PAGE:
While Mayor Joseph Solomon would love to find buyers for the former Aldrich Junior High School, John Wickes Elementary School and the shuttered former school administration offices on Warwick Avenue, he has no plans of parting with Randall Holden School.
Three municipal offices were relocated to the former school not far from Hoxsie Four Corners this month, and Westbay Community Action aims to move its operations now housed in Buttonwoods by the end of the year.
“We’re not selling it,” Solomon said Wednesday when asked whether the city would seek requests for proposals for the school. “It’s going to continue to be an asset of the city. It’s a revenue-generating asset.”
Yet, while the intended use of the school has been reported and Westbay executive director Paul Salera and Solomon have worked out an agreement, a lease has not been finalized, nor is there a schedule for it to be considered by the City Council. Solomon said a lease is in the process of being drafted and it will be similar to a “triple net lease” with Westbay responsible for paying for utilities and maintenance. As Westbay is a non-profit agency, it would not be paying taxes. Nonetheless, the mayor expects the relationship to be a financial benefit to taxpayers and the school fields to be available to the community.
Solomon said the cart is somewhat ahead of the horse, as he had intended to have a neighborhood meeting to outline uses of the school before making any formal announcements. That meeting is planned for Thursday at 6 p.m. at the school.
Salera said he went door-to-door last Wednesday passing out fliers and talking to people. He said the purpose of the meeting is to outline the intended use of the school, entertain questions and address concerns.
Ward 4 Councilman James McElroy said he met with the mayor and Salera last week and he requested a neighborhood meeting to discuss Westbay’s proposed use of the former school. McElroy said he was impressed by the programs offered by Westbay and it is his understanding that the office would not be open on nights or weekends. As the entrance is to be shifted to the side of the building, he thought there would be minimal on-street parking.
“It seems like a pretty good thing,” he said of the proposal.
As for the lease, Salera said Westbay could not afford to pay anymore in rent than it is now. He put that amount at about $120,000. He expects Westbay would be paying utilities but not for the upkeep of the grounds as the former school is also being used for city offices.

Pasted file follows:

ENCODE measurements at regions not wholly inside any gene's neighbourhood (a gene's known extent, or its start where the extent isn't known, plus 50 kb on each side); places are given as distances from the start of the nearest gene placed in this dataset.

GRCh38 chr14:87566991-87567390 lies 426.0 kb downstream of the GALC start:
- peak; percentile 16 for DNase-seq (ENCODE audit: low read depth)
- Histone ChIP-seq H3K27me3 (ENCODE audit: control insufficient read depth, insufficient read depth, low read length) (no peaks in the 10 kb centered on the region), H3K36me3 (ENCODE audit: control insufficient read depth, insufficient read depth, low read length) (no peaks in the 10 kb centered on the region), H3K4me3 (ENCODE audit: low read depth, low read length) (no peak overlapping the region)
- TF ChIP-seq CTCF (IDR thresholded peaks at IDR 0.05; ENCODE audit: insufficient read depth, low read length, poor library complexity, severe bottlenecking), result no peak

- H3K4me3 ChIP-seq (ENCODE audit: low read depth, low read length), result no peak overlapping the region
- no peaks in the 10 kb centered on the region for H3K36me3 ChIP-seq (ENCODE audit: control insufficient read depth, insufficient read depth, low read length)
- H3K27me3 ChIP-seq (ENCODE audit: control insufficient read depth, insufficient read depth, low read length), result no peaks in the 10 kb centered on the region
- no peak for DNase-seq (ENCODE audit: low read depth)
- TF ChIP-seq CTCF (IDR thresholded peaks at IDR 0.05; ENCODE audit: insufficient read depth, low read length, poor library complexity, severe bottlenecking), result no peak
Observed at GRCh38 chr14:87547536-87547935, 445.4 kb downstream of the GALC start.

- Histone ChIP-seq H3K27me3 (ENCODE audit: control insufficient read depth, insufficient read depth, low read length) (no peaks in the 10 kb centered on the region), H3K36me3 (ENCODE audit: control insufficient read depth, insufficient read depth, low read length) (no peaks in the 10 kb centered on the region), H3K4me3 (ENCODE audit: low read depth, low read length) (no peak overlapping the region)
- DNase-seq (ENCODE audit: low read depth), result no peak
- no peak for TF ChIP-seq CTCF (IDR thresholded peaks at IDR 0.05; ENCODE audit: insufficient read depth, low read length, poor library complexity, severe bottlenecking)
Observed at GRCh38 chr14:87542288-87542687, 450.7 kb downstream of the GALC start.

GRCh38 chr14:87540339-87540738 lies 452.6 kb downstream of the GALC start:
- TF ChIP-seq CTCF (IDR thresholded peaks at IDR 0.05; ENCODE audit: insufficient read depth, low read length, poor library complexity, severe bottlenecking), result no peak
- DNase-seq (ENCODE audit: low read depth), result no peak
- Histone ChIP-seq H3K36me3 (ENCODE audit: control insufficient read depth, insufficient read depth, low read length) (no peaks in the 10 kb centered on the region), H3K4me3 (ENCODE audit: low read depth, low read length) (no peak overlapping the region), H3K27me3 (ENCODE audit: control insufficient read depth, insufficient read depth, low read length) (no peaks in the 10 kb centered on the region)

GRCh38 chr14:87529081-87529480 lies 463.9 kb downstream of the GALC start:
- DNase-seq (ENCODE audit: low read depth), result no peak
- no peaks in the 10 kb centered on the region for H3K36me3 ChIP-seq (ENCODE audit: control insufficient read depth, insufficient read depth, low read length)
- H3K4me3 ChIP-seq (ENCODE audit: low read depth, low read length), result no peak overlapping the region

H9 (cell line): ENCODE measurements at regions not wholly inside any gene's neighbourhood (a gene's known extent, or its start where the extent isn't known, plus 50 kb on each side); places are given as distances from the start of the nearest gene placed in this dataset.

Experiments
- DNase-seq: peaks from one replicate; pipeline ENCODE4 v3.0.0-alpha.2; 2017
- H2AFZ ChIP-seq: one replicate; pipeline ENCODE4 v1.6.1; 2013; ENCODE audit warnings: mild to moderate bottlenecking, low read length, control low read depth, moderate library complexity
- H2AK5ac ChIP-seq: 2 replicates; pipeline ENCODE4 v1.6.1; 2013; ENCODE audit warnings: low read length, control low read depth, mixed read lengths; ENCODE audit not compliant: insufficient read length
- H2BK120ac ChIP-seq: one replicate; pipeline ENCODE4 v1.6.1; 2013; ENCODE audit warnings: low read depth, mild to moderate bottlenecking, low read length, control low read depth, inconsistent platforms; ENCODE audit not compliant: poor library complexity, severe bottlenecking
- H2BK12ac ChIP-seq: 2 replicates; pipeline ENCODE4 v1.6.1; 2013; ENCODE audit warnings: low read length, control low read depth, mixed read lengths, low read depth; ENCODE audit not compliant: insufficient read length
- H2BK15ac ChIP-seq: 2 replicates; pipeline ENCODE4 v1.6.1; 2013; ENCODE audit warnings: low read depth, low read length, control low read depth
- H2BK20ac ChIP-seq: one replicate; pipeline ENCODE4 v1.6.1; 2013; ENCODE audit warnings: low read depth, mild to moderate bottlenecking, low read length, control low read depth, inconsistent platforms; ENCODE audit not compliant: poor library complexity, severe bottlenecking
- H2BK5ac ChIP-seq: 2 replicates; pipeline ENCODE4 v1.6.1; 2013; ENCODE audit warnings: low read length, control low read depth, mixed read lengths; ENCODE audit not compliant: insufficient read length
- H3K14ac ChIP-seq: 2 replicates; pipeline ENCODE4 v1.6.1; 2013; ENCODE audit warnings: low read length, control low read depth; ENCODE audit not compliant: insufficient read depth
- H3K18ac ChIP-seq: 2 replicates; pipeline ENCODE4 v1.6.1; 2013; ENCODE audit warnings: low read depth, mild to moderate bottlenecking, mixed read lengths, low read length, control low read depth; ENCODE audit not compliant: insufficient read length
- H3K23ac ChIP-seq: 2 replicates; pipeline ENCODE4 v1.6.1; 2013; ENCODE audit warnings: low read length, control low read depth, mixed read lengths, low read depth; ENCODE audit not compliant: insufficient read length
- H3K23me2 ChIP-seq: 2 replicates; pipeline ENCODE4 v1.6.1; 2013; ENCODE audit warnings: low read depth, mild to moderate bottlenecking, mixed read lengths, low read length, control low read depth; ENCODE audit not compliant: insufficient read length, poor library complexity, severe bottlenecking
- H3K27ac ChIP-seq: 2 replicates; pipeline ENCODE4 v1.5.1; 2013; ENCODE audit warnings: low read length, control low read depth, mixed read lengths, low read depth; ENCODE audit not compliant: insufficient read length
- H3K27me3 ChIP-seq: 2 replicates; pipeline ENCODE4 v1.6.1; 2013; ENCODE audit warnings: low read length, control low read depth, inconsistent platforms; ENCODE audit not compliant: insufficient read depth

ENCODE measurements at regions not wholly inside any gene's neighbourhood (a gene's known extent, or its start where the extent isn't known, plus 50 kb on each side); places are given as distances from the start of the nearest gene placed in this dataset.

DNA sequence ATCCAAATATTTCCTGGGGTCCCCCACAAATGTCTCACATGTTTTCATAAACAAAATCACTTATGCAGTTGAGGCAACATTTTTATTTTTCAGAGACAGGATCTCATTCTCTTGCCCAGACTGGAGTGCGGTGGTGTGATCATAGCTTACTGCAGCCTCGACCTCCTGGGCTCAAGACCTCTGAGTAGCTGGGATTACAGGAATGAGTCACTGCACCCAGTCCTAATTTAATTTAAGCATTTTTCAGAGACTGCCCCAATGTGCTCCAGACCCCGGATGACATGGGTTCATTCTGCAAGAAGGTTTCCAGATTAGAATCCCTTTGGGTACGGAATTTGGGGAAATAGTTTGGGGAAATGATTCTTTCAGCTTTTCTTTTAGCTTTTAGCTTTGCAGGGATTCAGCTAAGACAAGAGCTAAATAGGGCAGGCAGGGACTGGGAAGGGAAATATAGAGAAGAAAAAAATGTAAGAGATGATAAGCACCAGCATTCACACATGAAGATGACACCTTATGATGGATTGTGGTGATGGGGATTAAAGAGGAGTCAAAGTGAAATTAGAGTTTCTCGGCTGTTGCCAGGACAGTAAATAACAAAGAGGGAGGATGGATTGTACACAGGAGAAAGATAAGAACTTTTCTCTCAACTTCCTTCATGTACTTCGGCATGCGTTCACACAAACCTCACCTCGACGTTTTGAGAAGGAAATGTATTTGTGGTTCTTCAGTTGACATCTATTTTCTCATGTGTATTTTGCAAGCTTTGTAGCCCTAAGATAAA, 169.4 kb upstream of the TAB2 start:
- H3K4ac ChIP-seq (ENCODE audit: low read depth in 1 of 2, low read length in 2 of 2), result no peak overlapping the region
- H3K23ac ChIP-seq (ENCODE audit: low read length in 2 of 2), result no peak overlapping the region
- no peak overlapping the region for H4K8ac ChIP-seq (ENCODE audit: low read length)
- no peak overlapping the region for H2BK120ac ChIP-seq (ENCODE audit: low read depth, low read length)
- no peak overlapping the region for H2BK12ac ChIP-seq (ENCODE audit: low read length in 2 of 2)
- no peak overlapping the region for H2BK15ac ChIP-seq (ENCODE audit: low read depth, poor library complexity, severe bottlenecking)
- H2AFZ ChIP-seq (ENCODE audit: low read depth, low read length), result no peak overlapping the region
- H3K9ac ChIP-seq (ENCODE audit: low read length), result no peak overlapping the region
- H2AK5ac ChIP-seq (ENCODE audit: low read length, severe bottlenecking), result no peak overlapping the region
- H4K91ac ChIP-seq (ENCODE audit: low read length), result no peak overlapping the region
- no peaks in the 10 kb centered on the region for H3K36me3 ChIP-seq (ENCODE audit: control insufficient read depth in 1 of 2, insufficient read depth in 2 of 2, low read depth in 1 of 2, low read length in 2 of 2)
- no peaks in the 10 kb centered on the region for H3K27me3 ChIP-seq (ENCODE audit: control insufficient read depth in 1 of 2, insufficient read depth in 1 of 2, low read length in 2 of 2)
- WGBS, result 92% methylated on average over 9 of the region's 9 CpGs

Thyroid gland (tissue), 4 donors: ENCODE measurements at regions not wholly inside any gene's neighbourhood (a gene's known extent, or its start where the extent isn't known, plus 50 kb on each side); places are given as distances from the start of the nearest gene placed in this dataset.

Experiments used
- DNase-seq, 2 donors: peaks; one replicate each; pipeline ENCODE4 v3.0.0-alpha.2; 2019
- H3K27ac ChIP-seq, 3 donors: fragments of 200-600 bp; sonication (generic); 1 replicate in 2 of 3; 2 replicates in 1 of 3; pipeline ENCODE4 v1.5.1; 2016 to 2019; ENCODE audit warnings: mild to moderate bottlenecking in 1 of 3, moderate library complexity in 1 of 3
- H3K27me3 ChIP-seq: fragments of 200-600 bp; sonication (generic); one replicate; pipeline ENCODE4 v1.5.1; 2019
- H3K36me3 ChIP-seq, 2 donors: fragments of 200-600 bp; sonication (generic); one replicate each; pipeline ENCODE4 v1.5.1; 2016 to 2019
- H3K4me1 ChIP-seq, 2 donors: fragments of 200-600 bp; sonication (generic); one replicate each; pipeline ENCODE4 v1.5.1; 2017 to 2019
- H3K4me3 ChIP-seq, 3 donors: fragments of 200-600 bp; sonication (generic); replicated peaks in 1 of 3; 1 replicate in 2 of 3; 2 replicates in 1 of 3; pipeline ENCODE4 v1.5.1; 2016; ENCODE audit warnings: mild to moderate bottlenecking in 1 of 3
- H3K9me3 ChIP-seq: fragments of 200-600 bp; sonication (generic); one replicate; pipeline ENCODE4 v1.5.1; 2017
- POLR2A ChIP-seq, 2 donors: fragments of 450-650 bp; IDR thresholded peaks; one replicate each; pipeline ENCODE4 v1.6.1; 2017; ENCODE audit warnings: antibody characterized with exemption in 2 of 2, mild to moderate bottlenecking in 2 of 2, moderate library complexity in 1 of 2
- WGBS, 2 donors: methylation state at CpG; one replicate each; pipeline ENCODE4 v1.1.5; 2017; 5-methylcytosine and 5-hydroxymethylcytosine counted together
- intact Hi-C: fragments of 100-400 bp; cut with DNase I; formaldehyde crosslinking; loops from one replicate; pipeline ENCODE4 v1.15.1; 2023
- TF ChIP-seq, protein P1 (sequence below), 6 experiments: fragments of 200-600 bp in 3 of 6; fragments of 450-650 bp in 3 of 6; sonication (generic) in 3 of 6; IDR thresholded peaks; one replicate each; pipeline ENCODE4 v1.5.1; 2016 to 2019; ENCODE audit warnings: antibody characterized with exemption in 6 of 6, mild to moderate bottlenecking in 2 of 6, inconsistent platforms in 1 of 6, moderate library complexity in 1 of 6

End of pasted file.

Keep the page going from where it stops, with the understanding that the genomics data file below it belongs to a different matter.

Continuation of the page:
“I’m hopeful of a good partner,” Salera said.
Thus far, he said, “The city, the mayor, everyone has been unbelievable.”
Salera said “what is so beautiful” about the former school is that no renovations are required in order to make the move and that overall the agency will gain an additional 50 percent in space. A staff of about 40 people will be based at the former school, although, as some are case workers, not all of them will be on the premises at all times. Based on activity at the Buttonwoods offices, the former school can expect to get a steady stream of clients. The school’s proximity to Warwick Avenue and Airport Road and bus routes make it especially well situated.
Salera said he has received positive feedback from area merchants as the presence of Westbay is expected to bring an increase in business.
Salera also sees making portions of the school, such as the all-purpose room and gym, available to community use.
“Once we get settled in, we’ll be looking at that,” he said.
The city personnel, MIS and Community Development offices were relocated from the former Greene School on Draper Avenue to the northeast wing of Holden last month, thereby completing the relocation of city offices from Greene. City Hall Annex offices were hurriedly moved to Greene in January 2018 during a cold snap when a second floor pipe burst, flooding the assessors and tax collector’s offices.
Greene School continues to be operated by the School Department. A section of the building is leased to the West Bay Collaborative. There has been no discussion as to what the rest of the building will be used for now that the city offices have moved out, according to Cathy Bonang, secretary to Superintendent Philip Thornton.
The annex remains closed with the exception of some city building maintenance offices.
Asked about talks with the Rhode Island Interlocal Risk Management Trust over an insurance claim for the annex, Solomon said, “They are moving forward.” Elaborating, he said discussions are ongoing, although nothing has been agreed to.
“We’re closer this year than we were at this time last year,” he said.
The trust didn’t return a request for comment.